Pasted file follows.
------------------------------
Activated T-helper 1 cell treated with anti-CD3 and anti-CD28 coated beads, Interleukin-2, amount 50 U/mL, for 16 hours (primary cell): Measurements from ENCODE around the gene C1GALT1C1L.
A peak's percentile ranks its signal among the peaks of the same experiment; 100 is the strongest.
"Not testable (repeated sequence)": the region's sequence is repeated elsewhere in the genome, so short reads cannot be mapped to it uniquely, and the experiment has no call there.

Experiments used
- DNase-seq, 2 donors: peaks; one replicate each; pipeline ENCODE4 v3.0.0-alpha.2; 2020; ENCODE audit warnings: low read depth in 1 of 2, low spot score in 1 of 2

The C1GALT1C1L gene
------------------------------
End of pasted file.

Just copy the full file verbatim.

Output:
Activated T-helper 1 cell treated with anti-CD3 and anti-CD28 coated beads, Interleukin-2, amount 50 U/mL, for 16 hours (primary cell): Measurements from ENCODE around the gene C1GALT1C1L.
A peak's percentile ranks its signal among the peaks of the same experiment; 100 is the strongest.
"Not testable (repeated sequence)": the region's sequence is repeated elsewhere in the genome, so short reads cannot be mapped to it uniquely, and the experiment has no call there.

Experiments used
- DNase-seq, 2 donors: peaks; one replicate each; pipeline ENCODE4 v3.0.0-alpha.2; 2020; ENCODE audit warnings: low read depth in 1 of 2, low spot score in 1 of 2

The C1GALT1C1L gene